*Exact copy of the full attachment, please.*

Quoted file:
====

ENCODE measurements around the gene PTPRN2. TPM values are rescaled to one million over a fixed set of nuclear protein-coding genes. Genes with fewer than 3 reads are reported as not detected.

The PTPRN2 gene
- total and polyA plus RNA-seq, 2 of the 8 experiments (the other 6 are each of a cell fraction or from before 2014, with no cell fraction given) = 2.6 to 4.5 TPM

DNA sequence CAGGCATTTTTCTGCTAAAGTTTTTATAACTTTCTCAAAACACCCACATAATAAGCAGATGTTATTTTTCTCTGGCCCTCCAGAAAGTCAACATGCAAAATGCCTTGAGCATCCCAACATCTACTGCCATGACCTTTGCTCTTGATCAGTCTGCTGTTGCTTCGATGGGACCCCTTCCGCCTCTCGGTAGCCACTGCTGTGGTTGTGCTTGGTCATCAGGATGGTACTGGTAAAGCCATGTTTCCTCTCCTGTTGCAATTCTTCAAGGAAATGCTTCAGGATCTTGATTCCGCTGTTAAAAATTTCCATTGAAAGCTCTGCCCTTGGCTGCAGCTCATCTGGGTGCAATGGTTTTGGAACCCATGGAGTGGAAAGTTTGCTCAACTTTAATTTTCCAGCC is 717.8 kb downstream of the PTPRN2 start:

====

ENCODE measurements around the gene PTPRN2. TPM values are rescaled to one million over a fixed set of nuclear protein-coding genes. Genes with fewer than 3 reads are reported as not detected.

The PTPRN2 gene
- total and polyA plus RNA-seq, 2 of the 8 experiments (the other 6 are each of a cell fraction or from before 2014, with no cell fraction given) = 2.6 to 4.5 TPM

DNA sequence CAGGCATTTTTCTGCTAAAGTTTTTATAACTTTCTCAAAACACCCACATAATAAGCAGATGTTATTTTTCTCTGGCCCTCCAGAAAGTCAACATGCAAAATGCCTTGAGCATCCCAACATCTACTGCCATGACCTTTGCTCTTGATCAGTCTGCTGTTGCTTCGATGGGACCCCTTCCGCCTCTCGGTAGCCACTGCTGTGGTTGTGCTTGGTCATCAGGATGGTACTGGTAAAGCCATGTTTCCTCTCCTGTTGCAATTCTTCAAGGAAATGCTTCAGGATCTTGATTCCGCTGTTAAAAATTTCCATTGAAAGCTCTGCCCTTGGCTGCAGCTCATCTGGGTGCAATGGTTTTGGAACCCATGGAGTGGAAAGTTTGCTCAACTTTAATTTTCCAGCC is 717.8 kb downstream of the PTPRN2 start: